I dream of a world where women won’t attack each other over their bodies and their appearances. I wish women could exist without feeling like they have a “pretty tax” to deserve their space on this planet. I hope that women can learn how to show displeasure in their own bodies without body shaming other women for not being like us. I’m tired of the constant pressure to be perfect in a community that’s built on respecting diversity. I’m exhausted at the women that claim to be body positive but poison the movement against thin women and make us all look mean and bitter. It’s absolutely unbearable to constantly worry about whether or not other people are going to take your confidence as a personal  attack. Before you send a comment or message to someone on the internet, think about how you’d feel if someone said something similar to you.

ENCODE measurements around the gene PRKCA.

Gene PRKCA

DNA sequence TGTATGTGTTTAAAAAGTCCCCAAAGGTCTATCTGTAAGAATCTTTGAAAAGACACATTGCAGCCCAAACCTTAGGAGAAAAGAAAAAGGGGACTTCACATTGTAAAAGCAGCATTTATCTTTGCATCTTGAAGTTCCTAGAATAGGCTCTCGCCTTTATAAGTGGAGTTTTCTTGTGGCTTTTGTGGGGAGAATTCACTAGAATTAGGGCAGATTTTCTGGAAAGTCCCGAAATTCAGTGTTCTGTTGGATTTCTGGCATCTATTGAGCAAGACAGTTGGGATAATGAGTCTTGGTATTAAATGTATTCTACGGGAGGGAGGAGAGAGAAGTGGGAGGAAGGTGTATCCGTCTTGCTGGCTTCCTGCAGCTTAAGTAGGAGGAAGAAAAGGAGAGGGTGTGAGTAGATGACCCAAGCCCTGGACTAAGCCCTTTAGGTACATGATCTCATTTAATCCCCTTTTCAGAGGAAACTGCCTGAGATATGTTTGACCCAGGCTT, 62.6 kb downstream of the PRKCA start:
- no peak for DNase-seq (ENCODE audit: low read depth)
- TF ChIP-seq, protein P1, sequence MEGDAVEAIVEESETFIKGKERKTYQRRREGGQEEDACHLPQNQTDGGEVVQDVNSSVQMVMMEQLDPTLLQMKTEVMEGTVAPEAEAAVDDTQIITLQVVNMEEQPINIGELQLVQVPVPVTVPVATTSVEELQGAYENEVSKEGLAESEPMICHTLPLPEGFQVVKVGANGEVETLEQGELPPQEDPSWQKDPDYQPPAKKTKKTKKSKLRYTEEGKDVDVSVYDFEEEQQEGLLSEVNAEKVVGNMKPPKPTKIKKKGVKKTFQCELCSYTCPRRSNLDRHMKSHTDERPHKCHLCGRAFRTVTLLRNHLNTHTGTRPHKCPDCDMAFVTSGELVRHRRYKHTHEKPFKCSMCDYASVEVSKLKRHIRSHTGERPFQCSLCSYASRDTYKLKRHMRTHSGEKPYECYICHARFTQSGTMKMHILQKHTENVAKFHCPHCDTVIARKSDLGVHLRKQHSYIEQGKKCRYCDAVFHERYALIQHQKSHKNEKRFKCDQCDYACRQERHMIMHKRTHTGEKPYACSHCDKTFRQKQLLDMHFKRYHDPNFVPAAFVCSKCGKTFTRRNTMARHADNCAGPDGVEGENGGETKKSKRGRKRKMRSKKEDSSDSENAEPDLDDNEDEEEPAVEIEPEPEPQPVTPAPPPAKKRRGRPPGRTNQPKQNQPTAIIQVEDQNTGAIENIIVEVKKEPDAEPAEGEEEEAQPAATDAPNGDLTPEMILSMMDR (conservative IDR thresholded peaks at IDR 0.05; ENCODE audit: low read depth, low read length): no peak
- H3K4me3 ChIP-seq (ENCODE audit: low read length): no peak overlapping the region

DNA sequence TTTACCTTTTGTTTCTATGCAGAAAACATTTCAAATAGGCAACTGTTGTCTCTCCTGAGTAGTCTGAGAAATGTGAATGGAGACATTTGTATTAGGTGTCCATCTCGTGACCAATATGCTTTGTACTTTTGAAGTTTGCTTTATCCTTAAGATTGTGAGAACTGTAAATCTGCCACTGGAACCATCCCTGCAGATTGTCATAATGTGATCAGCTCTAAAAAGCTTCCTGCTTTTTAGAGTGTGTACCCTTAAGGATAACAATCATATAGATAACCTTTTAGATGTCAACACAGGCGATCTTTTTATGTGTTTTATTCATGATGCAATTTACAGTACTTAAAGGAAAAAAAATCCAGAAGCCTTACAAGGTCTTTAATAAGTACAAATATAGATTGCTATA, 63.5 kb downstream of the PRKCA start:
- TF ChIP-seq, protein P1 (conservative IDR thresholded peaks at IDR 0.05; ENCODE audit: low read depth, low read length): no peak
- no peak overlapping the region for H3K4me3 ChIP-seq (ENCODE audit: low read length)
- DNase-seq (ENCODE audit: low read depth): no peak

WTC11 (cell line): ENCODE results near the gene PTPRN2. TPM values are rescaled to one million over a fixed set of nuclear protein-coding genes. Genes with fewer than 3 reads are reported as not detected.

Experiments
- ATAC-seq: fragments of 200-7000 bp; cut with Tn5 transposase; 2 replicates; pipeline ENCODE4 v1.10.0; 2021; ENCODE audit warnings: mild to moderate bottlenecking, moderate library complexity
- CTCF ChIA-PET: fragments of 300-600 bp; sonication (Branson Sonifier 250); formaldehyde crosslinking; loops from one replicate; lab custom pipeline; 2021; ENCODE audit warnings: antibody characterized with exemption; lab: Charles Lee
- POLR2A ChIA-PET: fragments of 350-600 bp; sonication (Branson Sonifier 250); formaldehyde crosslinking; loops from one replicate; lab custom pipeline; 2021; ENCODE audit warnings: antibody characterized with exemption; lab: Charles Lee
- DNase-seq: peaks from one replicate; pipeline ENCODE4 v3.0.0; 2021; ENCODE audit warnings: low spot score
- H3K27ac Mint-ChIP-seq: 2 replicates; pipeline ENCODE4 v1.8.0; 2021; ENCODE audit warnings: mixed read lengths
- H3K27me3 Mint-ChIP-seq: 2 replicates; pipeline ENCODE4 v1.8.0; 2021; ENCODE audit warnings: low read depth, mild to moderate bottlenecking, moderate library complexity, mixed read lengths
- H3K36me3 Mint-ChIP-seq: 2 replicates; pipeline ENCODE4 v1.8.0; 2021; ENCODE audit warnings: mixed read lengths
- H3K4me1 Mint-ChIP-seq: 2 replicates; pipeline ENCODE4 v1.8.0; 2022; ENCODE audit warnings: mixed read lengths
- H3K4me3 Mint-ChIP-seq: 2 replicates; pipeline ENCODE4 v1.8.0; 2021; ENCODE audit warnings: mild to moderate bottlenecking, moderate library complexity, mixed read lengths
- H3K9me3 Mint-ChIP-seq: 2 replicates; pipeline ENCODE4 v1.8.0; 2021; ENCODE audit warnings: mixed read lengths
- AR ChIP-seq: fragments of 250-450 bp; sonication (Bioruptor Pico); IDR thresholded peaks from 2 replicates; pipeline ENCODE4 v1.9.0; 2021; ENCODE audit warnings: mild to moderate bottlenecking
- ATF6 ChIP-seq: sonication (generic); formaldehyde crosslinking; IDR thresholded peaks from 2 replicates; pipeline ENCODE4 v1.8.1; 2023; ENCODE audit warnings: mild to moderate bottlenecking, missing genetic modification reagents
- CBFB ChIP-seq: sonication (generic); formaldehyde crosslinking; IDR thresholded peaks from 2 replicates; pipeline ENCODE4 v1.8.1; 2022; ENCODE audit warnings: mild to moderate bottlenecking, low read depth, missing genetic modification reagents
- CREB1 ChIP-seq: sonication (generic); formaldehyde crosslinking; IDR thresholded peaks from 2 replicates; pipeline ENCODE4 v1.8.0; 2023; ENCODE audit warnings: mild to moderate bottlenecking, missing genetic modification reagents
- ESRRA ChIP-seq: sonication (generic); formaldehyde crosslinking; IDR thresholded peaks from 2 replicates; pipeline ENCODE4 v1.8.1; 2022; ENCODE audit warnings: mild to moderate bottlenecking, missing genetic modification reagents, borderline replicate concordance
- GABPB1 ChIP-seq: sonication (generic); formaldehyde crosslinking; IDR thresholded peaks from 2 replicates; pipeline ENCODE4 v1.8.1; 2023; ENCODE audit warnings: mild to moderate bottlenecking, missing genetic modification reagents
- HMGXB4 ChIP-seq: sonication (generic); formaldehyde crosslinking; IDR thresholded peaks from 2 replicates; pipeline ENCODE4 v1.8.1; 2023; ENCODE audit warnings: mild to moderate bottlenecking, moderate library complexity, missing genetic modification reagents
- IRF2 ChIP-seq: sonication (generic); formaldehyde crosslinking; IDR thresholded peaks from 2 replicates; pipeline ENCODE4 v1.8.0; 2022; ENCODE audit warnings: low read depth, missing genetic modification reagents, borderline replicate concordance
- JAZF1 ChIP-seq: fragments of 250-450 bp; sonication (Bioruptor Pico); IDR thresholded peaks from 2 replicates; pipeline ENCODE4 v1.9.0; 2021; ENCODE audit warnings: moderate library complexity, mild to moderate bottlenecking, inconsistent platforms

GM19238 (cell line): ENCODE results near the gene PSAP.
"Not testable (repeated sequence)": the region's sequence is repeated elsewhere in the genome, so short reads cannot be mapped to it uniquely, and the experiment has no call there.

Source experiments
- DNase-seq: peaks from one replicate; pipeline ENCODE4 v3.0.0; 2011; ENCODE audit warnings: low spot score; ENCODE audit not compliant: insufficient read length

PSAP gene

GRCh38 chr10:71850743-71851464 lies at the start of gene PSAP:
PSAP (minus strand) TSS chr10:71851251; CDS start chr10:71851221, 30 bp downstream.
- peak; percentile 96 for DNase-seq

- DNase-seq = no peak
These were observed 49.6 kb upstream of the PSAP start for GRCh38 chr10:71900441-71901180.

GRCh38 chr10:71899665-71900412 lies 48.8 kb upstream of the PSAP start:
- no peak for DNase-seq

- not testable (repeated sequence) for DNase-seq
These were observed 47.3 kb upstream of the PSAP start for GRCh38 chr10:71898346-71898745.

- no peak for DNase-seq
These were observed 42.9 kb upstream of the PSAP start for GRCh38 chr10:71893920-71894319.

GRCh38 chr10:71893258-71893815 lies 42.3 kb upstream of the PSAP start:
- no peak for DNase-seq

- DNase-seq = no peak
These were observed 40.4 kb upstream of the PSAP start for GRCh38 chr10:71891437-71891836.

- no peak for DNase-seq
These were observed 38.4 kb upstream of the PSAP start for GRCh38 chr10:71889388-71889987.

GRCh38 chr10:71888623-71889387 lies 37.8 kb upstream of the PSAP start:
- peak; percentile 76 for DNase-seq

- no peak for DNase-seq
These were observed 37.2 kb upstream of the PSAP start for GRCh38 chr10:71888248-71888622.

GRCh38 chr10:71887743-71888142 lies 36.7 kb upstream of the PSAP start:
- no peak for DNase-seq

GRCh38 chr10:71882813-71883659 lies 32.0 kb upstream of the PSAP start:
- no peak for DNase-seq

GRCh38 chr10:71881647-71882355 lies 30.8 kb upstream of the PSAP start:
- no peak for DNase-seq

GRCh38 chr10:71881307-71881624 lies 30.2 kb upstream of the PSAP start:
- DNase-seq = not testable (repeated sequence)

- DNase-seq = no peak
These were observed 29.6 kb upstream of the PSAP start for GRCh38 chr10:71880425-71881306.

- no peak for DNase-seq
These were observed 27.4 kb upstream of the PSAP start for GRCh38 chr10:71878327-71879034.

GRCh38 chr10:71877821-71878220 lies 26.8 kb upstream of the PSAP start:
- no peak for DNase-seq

Everyone is fucking beautiful in their own way. There is not one single “perfect woman” that will please every single person on this planet. Instead of worrying about how other people perceive your body, learn how to feel comfortable in your skin regardless of how your body looks. Who cares if you have stretch marks and cellulite? Who cares if you can’t fill out certain tops? Who cares if your boobs sag without a bra on? As long as you can accept your own body for all of it’s flaws, you’ll be unstoppable. It’s cliche, but confidence truly is the sexiest thing out there. Instead of focusing on your perceived flaws and obsessing over the small things, make a list of the things you love about yourself and hang it on your mirror or in your closet. For example, I absolutely hate my stomach at times. That doesn’t stop me from loving my legs and eyes. Instead of tearing other people to pieces, compliment somebody. It really does feel better to have a positive way of thinking instead of being negative and defeatist.


Disclaimer: Not all images used on this blog belong to me. All images that are not my own were pulled from Bing for illustrative purposes. If you are not happy with one of your images being used here, contact me at and I will remove it.